Secure, fast, and native read-write access to NTFS drives
iBoysoft abandons OSXFUSE and develops its own independently programmed file system driver, which ensures NTFS drives can be mounted as native drives. You can enjoy better read-write performance on NTFS drives with blazing fast speed on the M1 Mac. At the same time, all operations are done in a secure environment where you don’t need to worry about data corruption or file loss.
Deep integrity with Finder and Disk Utility
iBoysoft NTFS for Mac features high integrity with macOS Finder. You can directly tag, airdrop, duplicate, rename, and move the files to Trash from an NTFS drive in Finder. You can also use the NTFS drive as the backup disk for your Time Machine backups. The deep integrity applies to Disk Utility as well. Apart from the view, unmount, and erase tool, iBoysoft NTFS for Mac offers a completely new format option that demonstrates the high integrity between the software and your M1 Mac – users now can format a non-NTFS drive into Windows NTFS directly in Disk Utility.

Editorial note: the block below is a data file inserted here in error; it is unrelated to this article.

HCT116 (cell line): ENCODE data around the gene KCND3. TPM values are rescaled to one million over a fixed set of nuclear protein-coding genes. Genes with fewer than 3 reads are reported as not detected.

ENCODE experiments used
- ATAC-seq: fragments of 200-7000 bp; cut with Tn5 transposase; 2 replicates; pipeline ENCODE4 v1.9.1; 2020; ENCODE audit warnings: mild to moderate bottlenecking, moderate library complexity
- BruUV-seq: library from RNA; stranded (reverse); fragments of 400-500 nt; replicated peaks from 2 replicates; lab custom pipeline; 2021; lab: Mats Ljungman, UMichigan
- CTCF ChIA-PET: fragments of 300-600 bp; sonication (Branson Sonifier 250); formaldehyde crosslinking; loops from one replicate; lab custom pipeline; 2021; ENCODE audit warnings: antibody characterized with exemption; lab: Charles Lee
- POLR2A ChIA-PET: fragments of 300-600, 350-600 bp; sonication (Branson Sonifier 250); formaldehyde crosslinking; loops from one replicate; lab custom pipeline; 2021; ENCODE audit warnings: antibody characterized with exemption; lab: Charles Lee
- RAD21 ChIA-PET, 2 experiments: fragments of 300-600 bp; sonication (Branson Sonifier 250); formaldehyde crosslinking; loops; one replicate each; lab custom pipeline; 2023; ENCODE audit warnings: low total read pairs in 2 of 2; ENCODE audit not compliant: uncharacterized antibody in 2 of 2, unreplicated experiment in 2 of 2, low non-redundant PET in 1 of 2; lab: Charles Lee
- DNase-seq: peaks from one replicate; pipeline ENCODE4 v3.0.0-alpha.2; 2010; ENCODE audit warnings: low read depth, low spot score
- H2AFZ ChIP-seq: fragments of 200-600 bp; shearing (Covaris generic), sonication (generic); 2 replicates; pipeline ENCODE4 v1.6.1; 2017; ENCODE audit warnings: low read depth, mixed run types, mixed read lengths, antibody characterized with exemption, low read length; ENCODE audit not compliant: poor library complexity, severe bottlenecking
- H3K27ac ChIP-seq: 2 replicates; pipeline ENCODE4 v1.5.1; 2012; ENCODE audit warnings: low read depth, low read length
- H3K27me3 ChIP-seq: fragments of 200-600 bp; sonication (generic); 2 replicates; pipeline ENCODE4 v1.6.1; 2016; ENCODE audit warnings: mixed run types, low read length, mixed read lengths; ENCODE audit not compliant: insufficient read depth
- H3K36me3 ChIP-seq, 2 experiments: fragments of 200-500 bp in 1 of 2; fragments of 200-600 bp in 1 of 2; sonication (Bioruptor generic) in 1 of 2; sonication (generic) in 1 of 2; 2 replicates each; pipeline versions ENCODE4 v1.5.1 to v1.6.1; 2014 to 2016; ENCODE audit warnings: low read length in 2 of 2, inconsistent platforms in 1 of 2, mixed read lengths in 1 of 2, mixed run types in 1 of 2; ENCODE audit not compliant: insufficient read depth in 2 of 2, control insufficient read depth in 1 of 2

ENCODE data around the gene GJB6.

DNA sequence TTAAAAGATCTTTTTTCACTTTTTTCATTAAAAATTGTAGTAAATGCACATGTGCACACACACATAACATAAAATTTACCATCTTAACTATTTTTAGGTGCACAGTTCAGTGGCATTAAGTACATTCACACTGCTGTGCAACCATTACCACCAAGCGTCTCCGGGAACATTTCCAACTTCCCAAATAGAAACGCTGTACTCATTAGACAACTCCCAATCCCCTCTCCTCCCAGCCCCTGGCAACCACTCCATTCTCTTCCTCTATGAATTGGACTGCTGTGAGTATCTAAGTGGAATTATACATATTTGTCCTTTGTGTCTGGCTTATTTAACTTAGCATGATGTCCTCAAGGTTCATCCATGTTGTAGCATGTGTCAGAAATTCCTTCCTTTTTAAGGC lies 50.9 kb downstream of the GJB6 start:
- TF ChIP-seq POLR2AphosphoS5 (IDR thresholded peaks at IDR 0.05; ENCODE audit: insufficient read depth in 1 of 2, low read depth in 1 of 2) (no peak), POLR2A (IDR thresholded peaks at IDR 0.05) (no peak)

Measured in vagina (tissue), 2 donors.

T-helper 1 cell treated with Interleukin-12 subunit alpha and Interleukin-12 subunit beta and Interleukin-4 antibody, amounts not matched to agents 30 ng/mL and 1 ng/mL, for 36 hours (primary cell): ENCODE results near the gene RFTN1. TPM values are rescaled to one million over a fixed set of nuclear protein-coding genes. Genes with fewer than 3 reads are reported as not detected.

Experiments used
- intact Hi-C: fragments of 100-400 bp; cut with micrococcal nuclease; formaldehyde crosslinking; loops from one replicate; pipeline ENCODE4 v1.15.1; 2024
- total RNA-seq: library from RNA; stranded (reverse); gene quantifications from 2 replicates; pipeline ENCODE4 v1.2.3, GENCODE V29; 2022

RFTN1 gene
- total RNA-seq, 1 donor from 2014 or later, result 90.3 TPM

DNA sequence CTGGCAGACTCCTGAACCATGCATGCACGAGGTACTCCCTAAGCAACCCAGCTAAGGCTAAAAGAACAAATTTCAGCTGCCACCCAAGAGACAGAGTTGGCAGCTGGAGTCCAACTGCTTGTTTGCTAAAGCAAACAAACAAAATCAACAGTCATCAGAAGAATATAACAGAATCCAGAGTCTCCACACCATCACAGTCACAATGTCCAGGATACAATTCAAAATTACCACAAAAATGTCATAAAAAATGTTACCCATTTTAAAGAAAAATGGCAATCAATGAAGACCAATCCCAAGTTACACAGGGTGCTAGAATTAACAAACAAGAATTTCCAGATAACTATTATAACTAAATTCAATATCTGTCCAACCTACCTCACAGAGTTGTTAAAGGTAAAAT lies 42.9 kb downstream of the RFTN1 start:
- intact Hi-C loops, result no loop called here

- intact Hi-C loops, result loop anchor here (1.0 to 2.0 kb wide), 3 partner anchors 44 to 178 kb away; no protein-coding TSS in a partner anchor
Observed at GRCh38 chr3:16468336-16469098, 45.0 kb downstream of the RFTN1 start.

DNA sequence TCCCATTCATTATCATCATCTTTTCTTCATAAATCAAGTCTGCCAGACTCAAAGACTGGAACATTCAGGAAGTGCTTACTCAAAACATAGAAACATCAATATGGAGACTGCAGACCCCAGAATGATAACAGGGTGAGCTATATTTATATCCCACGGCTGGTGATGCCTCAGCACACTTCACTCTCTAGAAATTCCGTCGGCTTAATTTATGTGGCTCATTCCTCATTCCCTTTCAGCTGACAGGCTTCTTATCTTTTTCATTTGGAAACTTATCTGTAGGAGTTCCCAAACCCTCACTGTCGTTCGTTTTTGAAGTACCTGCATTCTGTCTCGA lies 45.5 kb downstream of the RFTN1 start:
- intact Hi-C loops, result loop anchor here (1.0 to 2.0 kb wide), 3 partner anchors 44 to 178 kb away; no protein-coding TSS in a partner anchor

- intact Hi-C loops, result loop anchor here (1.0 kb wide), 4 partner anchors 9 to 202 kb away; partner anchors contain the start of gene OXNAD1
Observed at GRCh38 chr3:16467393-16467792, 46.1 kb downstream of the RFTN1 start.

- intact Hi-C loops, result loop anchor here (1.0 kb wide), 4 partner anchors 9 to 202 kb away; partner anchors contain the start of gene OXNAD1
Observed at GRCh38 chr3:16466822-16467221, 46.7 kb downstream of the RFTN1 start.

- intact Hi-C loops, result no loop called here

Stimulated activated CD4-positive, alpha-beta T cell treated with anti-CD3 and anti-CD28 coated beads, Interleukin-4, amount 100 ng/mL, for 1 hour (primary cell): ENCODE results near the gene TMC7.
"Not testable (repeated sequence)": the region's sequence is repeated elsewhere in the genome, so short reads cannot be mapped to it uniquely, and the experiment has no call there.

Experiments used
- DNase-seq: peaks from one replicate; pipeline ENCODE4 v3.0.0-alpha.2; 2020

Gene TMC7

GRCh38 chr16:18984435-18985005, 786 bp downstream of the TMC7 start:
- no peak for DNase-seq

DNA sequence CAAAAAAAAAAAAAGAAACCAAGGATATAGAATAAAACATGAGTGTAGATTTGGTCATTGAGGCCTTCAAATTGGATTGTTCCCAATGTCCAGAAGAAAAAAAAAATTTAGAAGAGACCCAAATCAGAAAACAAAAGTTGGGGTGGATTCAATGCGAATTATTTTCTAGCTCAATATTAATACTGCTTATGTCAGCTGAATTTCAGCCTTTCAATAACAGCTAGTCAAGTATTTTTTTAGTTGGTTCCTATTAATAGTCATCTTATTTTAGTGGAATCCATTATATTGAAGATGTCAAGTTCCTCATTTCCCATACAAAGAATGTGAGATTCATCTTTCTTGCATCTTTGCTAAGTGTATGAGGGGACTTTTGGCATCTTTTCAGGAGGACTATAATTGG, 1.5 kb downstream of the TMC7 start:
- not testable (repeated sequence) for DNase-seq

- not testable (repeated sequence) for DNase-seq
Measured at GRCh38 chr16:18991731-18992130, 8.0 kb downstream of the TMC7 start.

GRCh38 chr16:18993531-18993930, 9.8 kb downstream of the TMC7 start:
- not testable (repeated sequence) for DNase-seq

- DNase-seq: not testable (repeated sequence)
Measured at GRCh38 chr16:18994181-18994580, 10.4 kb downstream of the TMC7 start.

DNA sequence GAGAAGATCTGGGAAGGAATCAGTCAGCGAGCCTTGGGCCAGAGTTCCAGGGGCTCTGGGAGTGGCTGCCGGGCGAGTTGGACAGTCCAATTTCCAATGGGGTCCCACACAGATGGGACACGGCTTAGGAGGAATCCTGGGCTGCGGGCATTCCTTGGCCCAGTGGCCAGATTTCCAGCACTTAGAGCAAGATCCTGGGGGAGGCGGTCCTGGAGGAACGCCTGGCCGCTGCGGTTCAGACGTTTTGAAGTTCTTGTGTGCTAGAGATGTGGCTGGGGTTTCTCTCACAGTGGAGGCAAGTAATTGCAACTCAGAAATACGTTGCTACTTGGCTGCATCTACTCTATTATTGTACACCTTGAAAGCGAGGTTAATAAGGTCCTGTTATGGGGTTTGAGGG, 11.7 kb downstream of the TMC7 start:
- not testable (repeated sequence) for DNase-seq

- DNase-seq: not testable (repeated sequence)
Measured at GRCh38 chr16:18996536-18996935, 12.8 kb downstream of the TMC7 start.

Support Drives with Mass Capacity and 60,000+ Files Sharing
iBoysoft NTFS for Mac grants full read-write access to 4K hard drives that are designed to store mass data. Meanwhile, it supports 60,000+ file transfer on NTFS drives, almost an unlimited amount for normal users. It can definitely meet your needs for mass file management.
How to use iBoysoft NTFS for Mac on macOS 11 and Apple Silicon M1 Mac
Step 1: Download, install and launch iBoysoft NTFS for Mac.
Step 2: Restart your Mac, and then connect an NTFS drive to Mac.
Step 3: After successfully mounting the NTFS drive, you can open it in the drop-down menu bar and write to it as you normally do on a Windows computer.
Solution 2: Format your drive into FAT file system
One thing you should be aware of is that formatting will erase all your previous data. Therefore, you are suggested to back up your files before formatting your NTFS drive to another file system. Once they are settled down, follow the steps below to give your drive a file system that’s compatible with both Windows operating system and macOS.